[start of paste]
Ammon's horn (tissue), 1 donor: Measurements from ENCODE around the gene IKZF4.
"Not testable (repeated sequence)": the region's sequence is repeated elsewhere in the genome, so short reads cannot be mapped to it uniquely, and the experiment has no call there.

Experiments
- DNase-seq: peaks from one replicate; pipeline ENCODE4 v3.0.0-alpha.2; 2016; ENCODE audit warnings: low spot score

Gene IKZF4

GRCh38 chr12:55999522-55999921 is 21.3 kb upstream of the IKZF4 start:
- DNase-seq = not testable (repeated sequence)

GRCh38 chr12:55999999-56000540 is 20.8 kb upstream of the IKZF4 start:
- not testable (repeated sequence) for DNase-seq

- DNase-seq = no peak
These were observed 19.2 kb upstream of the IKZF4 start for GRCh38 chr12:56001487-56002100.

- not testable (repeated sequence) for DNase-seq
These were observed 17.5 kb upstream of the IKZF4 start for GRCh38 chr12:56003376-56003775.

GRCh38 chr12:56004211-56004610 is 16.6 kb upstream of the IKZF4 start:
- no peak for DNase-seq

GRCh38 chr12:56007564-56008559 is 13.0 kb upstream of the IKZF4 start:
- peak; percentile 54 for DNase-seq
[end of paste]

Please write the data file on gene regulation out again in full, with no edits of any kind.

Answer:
Ammon's horn (tissue), 1 donor: Measurements from ENCODE around the gene IKZF4.
"Not testable (repeated sequence)": the region's sequence is repeated elsewhere in the genome, so short reads cannot be mapped to it uniquely, and the experiment has no call there.

Experiments
- DNase-seq: peaks from one replicate; pipeline ENCODE4 v3.0.0-alpha.2; 2016; ENCODE audit warnings: low spot score

Gene IKZF4

GRCh38 chr12:55999522-55999921 is 21.3 kb upstream of the IKZF4 start:
- DNase-seq = not testable (repeated sequence)

GRCh38 chr12:55999999-56000540 is 20.8 kb upstream of the IKZF4 start:
- not testable (repeated sequence) for DNase-seq

- DNase-seq = no peak
These were observed 19.2 kb upstream of the IKZF4 start for GRCh38 chr12:56001487-56002100.

- not testable (repeated sequence) for DNase-seq
These were observed 17.5 kb upstream of the IKZF4 start for GRCh38 chr12:56003376-56003775.

GRCh38 chr12:56004211-56004610 is 16.6 kb upstream of the IKZF4 start:
- no peak for DNase-seq

GRCh38 chr12:56007564-56008559 is 13.0 kb upstream of the IKZF4 start:
- peak; percentile 54 for DNase-seq